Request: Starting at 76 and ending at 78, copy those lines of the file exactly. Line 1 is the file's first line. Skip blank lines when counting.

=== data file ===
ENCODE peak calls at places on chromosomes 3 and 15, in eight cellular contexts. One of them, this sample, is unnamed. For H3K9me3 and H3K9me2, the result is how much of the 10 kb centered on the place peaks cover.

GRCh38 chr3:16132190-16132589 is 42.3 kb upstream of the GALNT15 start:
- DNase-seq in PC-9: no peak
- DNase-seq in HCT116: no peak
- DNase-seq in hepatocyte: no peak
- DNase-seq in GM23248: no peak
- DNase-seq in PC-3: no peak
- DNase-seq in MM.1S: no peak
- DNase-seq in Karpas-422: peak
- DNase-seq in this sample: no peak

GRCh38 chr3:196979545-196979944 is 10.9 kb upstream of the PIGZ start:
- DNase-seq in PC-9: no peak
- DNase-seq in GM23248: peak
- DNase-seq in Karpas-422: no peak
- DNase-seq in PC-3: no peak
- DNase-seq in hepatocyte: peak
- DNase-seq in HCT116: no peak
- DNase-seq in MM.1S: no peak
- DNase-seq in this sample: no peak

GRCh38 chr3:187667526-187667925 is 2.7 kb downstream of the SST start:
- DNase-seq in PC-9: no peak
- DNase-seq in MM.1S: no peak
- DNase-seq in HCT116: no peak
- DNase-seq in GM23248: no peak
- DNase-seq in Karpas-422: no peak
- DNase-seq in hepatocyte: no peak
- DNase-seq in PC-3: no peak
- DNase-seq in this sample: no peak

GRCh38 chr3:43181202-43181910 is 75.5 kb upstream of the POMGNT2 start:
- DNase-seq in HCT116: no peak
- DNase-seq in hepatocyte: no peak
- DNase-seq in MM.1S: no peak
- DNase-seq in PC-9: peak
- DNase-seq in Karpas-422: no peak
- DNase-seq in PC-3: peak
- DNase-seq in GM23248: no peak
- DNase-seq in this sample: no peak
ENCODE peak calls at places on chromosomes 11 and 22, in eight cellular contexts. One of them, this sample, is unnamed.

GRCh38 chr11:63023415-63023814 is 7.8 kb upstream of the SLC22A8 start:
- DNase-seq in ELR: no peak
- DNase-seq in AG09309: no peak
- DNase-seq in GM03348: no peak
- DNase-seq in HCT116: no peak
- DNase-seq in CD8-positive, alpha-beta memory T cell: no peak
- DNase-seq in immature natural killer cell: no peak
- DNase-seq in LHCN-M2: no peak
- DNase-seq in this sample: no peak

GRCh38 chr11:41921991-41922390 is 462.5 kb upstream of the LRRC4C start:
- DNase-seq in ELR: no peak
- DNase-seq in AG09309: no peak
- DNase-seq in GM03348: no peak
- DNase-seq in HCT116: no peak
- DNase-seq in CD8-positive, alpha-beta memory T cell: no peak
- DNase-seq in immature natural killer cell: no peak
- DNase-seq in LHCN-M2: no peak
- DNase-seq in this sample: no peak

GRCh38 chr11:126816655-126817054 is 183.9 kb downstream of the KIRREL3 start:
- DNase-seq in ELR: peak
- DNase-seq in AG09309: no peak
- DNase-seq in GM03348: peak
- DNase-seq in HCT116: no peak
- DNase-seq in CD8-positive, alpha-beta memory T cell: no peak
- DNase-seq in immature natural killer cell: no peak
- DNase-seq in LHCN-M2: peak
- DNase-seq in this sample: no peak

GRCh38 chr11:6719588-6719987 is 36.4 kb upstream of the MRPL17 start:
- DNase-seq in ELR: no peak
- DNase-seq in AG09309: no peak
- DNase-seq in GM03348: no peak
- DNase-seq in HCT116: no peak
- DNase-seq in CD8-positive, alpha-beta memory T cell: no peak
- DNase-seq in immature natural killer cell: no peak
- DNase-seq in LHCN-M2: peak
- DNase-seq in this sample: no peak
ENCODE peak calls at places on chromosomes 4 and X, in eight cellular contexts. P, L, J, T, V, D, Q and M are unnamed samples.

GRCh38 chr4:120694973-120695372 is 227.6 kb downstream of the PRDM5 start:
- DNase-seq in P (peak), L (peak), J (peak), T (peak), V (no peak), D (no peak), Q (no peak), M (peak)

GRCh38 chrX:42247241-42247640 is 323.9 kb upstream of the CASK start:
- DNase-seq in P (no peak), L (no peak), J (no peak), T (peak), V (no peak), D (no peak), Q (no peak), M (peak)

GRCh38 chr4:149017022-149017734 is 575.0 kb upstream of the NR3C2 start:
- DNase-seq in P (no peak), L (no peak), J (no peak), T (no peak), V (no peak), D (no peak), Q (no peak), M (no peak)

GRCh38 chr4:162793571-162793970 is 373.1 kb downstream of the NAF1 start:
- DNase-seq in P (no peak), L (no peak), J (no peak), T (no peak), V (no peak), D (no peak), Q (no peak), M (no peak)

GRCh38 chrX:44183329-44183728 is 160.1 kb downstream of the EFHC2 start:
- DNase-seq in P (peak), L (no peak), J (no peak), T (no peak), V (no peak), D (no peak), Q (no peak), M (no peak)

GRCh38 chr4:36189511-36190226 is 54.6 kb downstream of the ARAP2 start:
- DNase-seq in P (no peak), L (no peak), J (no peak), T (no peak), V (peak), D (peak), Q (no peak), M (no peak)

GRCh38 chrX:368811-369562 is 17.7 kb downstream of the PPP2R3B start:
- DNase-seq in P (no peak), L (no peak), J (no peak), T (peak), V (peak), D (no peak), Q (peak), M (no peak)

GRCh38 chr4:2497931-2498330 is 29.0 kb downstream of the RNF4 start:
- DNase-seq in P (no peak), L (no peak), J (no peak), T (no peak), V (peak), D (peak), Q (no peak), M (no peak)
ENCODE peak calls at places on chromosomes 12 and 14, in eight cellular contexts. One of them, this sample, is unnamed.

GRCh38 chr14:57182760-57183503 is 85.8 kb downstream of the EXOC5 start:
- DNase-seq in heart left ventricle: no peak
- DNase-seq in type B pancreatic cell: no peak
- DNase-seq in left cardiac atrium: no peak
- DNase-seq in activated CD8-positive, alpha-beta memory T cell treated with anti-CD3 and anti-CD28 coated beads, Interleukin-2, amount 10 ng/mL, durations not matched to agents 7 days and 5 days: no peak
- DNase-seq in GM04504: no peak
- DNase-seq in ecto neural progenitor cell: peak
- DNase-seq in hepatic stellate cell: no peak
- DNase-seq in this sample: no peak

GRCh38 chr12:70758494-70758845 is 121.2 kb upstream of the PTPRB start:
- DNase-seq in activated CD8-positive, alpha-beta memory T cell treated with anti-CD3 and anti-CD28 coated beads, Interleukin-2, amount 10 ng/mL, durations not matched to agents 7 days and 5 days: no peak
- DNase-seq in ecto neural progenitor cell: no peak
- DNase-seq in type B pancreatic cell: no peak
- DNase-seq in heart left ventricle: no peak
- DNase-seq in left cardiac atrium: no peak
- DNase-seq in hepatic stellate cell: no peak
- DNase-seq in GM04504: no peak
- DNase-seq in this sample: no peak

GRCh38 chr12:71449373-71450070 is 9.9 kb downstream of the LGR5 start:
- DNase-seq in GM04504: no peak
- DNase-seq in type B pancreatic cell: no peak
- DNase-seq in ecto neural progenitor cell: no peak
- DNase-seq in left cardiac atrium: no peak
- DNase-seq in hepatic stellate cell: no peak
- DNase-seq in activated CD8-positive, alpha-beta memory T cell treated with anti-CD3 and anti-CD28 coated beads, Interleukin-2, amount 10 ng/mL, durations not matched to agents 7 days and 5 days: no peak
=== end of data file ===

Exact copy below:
GRCh38 chr4:120694973-120695372 is 227.6 kb downstream of the PRDM5 start:
- DNase-seq in P (peak), L (peak), J (peak), T (peak), V (no peak), D (no peak), Q (no peak), M (peak)

GRCh38 chrX:42247241-42247640 is 323.9 kb upstream of the CASK start: